Over the years, the FCA has been fighting a (losing) battle to try to stop consumers receiving poor value and poor advice relating to financial services.
The FCA has tried various different initiatives over the years. These include Treating Customers Fairly (TCF), Retail Distribution Review (RDR), MiFID and MiFID II, Senior Managers & Certification Regime (SM&CR) and now is looking at Consumer Duty – no acronym known at this time.
Most advisers want to do “the right thing”. They act ethically towards their clients and always have. The alphabet soup simply gives them an opportunity to review what they are already doing.
Probably, the most far-reaching initiative was the RDR. It brought in a higher qualification entry point for advisers and also tried to get rid of commission.
My experience is that more qualified advisers tend to be better practitioners because they are more aware of the need to take care with the positive and negative points involved in any advice given and the actions that can be taken.
These issues need to be discovered at the outset of the advice process as that should govern how the adviser treats the client for the remainder of the relationship
Getting rid of commission was rather more difficult. Ideally, the FCA would like advisers to move towards a proper fee structure for services rather than payment for sales. The payment for sales was seen as a route cause of poor advice and poor consumer outcomes.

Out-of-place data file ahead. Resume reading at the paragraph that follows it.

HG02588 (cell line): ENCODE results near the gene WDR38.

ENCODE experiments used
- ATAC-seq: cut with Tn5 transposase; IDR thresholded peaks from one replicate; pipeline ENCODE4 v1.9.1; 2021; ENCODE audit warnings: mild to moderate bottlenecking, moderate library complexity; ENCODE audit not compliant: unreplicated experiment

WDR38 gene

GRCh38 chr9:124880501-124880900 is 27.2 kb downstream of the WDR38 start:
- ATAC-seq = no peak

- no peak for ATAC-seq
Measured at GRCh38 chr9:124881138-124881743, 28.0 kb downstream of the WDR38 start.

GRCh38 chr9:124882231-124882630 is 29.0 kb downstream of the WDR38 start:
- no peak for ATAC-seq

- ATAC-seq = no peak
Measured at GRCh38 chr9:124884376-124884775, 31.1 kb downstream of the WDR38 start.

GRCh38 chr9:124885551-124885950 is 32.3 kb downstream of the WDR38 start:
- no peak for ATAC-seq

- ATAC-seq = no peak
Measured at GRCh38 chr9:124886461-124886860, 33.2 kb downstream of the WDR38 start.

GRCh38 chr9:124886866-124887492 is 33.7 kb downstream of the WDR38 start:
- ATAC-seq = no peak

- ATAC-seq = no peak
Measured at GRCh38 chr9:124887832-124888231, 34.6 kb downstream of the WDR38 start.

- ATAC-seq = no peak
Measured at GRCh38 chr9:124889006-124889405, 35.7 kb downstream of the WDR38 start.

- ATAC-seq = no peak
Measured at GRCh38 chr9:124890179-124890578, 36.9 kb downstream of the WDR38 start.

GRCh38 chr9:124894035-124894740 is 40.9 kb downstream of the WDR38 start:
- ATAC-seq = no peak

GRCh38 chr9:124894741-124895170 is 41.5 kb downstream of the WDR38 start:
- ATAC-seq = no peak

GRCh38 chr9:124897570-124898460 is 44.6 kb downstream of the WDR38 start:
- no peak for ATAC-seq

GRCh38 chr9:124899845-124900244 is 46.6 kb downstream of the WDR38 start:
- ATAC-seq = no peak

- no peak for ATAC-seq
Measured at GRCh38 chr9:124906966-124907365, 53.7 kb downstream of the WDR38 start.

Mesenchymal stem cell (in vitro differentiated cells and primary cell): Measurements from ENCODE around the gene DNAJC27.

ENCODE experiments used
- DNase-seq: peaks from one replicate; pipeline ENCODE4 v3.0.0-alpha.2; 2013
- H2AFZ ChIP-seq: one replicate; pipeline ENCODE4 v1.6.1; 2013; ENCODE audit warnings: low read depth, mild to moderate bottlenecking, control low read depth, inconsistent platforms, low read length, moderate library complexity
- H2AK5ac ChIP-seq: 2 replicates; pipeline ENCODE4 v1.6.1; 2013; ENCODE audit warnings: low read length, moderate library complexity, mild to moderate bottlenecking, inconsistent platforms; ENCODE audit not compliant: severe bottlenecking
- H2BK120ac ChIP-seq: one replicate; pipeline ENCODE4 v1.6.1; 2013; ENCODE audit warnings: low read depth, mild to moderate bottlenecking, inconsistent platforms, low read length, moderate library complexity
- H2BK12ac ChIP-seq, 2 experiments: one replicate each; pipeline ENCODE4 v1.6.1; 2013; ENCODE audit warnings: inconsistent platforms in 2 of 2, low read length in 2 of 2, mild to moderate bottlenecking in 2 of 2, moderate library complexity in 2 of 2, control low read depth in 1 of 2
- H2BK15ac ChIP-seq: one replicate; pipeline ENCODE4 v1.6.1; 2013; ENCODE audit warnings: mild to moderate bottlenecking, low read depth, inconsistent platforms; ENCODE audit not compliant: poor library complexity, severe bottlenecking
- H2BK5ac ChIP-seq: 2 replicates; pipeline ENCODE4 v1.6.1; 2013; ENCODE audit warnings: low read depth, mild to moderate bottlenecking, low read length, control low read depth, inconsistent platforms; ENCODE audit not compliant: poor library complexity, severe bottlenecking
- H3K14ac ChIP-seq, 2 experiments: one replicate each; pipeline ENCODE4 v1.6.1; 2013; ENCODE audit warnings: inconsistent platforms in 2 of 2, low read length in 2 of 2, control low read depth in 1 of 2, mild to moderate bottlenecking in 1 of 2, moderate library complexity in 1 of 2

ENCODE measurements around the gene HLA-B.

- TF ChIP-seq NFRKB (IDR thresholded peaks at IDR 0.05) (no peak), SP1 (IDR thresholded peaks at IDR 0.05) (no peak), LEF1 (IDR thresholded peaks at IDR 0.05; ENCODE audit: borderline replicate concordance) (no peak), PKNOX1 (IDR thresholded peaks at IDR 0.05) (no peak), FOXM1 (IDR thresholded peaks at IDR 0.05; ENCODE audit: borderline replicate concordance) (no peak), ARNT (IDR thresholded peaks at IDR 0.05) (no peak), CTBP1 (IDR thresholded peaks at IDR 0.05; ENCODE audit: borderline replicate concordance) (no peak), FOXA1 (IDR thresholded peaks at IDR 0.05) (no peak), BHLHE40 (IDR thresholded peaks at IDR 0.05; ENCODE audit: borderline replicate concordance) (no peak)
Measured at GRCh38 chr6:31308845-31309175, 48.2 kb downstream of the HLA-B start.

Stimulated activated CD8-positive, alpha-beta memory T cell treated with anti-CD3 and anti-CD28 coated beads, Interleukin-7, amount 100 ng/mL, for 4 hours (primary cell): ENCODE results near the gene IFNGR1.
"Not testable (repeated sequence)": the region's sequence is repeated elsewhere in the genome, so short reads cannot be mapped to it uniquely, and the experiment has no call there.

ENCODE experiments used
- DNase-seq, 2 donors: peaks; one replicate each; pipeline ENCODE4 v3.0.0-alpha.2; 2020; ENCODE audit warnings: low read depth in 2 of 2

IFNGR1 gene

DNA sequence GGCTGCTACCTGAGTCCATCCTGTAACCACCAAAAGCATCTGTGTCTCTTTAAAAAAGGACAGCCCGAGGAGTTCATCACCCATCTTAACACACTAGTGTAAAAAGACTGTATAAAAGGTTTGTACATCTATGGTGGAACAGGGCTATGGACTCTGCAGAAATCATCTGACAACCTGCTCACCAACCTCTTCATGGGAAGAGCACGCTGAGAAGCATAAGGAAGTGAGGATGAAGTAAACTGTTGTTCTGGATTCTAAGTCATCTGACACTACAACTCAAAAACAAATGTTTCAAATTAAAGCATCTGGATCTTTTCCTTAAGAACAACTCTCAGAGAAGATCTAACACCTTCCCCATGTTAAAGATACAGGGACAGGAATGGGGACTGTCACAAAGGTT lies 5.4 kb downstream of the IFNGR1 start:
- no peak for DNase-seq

I can remember meeting an adviser in 2001. Just after I had started my own practice. I wanted to try to work towards a fee structure and was excited when the adviser told me that he only works on fees. Brilliant, what were his rates? Hourly rates? Different for various services? He said that his fees for investments are 3% initial and 0.5% per year ongoing. He spoke with no irony and I am not sure whether he noticed my frustration and disappointment.
So, when RDR raised this issue, it was little surprise that commission and trail commission was re-badged as adviser fees. This still remains important to adviser firms as the more established firms have an income stream and therefore a future re-sale value.
MiFID ii tried to change this a little by making it necessary for advisers to clearly state their charges for reviews and what the clients can expect to receive in their review. A step in the right direction.
Consumer duty is being brought in as in the FCA’s experience, financial services markets do not always work well to provide adequate levels of consumer protection, and competition does not always work effectively in consumers’ interests. Where this happens, consumers may suffer harm.
- find it harder to make an informed or timely decision.
- receive unsatisfactory support from their provider
- buy products and services that are inappropriate for their needs, of inadequate quality, are too risky or otherwise harmful
The FCA wants to bring about a fairer, more consumer‑focused and level playing field in which:
- firms are consistently placing their customers’ interests at the centre of their businesses